And yet, problematically, I also found that the men within the conversation did not grant my voice, as the author of the original piece and as an actual gay woman the piece intimately affects, the same sort of deference and respect as that of fellow feminist and equality-minded (and non-queer male) blogger, Barry, within the conversation.

Although I had explained that I wanted to steer the conversation following my article about "conversion therapy" more toward the topic of gay "conversion therapy," the male participants lauded Barry for, unlike me, being respectful and "model[ing] a correct response" for continuing to respond to the commenter who instead wanted everyone to talk about the Consistency Of Opposing Conversion Therapy While Supporting Trans* People's Rights to Have Surgery They Want To Have. 

One of the commenters called me "abusive" and "dehumanizing" for assuming one of the other commenters was not transgender, even though from my previous experience with the commenter in question I know that he contributes to an anti-LGBT blog whose participants have a history of deliberately mis-gendering trans* people, who opposes equality, and who refers to trans* people as "they" rather than "we."

You know..... this is no Startling Revelation, but it's almost like if a woman's being assertive, people who don't tend to think critically about gender can't help but see her as an abusive bitch who is inflicting severe human rights violations upon them by not demurely agreeing with everything they say and not dropping everything she's doing to read their half dozen linked articles and answer their resulting barrage of uninformed poorly-written questions, while they simultaneously give a man who might be disagreeing with them big time props for merely Not Being An Asshole in a conversation.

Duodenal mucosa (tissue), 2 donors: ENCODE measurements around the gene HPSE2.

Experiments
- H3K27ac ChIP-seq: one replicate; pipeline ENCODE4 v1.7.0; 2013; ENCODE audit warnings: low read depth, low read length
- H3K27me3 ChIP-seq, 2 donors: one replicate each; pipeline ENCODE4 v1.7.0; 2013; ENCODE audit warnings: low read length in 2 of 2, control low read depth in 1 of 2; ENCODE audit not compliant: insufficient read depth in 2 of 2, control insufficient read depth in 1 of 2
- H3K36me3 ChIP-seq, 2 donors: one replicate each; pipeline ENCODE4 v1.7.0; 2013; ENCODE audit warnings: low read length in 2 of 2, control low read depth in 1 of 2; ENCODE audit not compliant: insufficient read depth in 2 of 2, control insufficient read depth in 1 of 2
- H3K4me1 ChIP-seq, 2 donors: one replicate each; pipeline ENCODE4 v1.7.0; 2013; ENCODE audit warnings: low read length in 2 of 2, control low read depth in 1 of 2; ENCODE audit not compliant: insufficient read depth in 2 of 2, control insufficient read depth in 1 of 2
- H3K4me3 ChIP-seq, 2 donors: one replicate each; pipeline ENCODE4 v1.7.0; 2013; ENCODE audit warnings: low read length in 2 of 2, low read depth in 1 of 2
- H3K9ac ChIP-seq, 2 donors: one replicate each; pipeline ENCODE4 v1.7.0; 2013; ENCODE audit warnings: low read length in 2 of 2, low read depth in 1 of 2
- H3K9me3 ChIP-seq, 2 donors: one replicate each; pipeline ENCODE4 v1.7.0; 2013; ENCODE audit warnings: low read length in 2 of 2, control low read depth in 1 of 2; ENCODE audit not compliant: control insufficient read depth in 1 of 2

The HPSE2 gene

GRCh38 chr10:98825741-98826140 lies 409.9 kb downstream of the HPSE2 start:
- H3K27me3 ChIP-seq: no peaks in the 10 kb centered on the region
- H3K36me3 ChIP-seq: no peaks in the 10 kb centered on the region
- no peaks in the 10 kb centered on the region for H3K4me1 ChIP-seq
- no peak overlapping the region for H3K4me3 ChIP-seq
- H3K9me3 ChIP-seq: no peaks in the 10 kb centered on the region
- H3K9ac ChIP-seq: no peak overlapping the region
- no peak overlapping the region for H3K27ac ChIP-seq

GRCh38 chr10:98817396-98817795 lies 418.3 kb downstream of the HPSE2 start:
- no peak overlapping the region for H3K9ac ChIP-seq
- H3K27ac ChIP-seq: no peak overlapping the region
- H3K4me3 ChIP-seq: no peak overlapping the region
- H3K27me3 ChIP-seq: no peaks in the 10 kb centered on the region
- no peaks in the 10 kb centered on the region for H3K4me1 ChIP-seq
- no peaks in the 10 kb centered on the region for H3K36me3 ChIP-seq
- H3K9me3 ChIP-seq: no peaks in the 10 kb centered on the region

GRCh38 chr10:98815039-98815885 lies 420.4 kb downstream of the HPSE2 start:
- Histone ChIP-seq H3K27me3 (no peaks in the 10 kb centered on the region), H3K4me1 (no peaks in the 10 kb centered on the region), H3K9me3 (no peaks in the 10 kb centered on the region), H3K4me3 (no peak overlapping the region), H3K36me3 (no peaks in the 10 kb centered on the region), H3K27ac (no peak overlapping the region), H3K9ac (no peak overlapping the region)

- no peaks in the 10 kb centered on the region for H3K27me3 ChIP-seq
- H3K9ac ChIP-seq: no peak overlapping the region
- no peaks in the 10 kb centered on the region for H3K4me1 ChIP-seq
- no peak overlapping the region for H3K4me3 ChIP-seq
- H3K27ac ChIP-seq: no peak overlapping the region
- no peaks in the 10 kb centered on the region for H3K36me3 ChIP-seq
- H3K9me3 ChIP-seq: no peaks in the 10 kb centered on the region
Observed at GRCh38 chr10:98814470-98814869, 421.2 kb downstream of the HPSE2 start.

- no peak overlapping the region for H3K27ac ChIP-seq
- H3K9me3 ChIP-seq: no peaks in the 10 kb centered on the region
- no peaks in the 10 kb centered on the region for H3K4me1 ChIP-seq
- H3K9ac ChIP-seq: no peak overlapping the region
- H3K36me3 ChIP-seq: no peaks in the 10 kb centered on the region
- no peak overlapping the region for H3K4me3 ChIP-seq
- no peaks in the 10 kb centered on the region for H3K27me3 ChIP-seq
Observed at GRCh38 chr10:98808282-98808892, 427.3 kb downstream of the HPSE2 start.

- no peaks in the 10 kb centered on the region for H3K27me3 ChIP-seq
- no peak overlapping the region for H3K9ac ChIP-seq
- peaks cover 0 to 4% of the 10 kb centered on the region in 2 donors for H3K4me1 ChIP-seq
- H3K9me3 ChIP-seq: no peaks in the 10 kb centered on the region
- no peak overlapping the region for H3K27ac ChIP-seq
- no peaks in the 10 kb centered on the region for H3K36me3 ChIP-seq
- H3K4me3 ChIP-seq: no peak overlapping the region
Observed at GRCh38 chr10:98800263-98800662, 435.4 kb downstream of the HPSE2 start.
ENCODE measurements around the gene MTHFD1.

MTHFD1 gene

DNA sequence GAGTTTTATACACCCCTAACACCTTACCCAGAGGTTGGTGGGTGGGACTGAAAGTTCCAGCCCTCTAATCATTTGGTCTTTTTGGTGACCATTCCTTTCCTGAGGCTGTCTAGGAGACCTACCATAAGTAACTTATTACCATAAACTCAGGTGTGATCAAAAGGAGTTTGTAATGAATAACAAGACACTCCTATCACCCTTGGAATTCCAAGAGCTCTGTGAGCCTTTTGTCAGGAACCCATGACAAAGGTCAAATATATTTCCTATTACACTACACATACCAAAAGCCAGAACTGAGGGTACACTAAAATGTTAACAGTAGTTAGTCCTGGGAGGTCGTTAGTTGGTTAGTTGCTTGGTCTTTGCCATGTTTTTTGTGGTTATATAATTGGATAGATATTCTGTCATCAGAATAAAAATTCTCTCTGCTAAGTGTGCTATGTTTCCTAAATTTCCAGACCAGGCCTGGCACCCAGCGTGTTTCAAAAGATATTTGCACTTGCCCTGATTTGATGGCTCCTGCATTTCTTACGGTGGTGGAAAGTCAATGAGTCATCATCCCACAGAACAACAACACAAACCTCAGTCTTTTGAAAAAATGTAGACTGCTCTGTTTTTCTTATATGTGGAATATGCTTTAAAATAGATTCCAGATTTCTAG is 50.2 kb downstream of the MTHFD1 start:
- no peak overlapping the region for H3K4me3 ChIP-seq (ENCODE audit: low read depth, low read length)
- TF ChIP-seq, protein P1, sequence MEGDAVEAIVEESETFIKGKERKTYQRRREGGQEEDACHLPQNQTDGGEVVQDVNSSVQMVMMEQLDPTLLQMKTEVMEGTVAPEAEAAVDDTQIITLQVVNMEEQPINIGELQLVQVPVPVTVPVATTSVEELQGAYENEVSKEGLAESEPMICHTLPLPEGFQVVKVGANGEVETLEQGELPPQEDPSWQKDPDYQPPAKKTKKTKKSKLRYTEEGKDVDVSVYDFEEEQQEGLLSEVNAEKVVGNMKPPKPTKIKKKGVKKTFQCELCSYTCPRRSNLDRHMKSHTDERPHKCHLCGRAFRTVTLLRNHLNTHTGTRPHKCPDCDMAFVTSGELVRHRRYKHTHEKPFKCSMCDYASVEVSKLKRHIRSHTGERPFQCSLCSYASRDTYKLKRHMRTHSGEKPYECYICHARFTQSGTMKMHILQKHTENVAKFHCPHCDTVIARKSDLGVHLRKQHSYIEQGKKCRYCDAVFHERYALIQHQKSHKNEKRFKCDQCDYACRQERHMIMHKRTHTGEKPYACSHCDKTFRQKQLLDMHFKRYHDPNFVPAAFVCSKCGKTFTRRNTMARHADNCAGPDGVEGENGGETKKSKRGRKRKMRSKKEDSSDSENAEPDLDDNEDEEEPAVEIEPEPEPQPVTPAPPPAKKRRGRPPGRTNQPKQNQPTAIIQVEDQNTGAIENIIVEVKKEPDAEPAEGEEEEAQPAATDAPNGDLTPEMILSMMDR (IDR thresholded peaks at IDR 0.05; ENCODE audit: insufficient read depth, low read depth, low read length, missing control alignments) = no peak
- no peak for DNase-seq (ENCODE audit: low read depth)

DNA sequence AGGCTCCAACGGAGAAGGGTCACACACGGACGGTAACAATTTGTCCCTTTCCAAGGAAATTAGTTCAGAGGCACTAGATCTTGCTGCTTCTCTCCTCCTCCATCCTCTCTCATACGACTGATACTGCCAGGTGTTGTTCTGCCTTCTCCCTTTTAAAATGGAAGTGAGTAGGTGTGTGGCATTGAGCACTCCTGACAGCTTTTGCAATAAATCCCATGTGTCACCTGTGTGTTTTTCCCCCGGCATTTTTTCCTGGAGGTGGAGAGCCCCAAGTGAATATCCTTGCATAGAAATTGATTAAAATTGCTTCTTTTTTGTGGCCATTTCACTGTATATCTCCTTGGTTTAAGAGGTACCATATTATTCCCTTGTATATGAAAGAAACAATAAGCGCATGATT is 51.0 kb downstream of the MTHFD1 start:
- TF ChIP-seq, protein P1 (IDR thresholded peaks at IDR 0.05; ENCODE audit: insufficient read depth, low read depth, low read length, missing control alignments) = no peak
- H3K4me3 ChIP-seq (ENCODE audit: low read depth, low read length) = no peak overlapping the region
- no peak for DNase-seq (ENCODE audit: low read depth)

(And I mean no offense to Barry, he's great! My point here is to note the disparate ways two generally civil people are viewed by others, a disparate view that I speculate might be based upon our different genders. As Julia Serrano has noted in her book Whipping Girl, she could engage in the exact same behavior and people would categorize her behavior very differently depending upon whether she was presenting as a man or a woman).